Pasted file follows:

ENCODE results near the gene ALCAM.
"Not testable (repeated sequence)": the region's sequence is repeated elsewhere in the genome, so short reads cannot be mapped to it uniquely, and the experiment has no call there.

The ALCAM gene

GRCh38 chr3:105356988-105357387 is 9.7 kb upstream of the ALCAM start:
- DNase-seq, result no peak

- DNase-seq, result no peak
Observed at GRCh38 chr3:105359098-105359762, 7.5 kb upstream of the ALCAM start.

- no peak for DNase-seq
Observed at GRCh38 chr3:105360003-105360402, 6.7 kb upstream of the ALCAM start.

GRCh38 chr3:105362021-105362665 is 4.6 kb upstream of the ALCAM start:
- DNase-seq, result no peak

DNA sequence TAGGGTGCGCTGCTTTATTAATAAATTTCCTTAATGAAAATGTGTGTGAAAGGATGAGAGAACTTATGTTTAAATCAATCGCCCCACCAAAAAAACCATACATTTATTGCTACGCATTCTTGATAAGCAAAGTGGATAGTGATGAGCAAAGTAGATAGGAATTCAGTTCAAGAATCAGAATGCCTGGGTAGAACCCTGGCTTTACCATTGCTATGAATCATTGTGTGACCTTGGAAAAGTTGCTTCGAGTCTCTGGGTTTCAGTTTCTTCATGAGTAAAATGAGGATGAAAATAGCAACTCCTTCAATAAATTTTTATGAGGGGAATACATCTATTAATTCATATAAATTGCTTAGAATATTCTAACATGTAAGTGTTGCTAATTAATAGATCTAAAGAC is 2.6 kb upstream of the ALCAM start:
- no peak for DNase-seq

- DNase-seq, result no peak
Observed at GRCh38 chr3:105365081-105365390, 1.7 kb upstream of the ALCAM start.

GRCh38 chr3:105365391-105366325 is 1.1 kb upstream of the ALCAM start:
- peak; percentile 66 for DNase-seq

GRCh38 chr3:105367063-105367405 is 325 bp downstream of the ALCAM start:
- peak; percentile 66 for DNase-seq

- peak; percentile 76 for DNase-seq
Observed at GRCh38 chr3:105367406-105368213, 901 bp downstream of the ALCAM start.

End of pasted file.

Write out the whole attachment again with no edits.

ENCODE results near the gene ALCAM.
"Not testable (repeated sequence)": the region's sequence is repeated elsewhere in the genome, so short reads cannot be mapped to it uniquely, and the experiment has no call there.

The ALCAM gene

GRCh38 chr3:105356988-105357387 is 9.7 kb upstream of the ALCAM start:
- DNase-seq, result no peak

- DNase-seq, result no peak
Observed at GRCh38 chr3:105359098-105359762, 7.5 kb upstream of the ALCAM start.

- no peak for DNase-seq
Observed at GRCh38 chr3:105360003-105360402, 6.7 kb upstream of the ALCAM start.

GRCh38 chr3:105362021-105362665 is 4.6 kb upstream of the ALCAM start:
- DNase-seq, result no peak

DNA sequence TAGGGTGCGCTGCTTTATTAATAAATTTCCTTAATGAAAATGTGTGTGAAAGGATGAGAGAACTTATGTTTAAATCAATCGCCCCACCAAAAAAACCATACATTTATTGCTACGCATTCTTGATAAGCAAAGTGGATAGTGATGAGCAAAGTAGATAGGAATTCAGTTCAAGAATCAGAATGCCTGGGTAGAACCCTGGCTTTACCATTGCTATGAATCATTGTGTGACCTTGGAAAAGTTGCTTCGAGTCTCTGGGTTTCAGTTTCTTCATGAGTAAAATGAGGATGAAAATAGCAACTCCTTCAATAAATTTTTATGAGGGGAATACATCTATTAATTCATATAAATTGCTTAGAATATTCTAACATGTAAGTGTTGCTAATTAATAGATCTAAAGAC is 2.6 kb upstream of the ALCAM start:
- no peak for DNase-seq

- DNase-seq, result no peak
Observed at GRCh38 chr3:105365081-105365390, 1.7 kb upstream of the ALCAM start.

GRCh38 chr3:105365391-105366325 is 1.1 kb upstream of the ALCAM start:
- peak; percentile 66 for DNase-seq

GRCh38 chr3:105367063-105367405 is 325 bp downstream of the ALCAM start:
- peak; percentile 66 for DNase-seq

- peak; percentile 76 for DNase-seq
Observed at GRCh38 chr3:105367406-105368213, 901 bp downstream of the ALCAM start.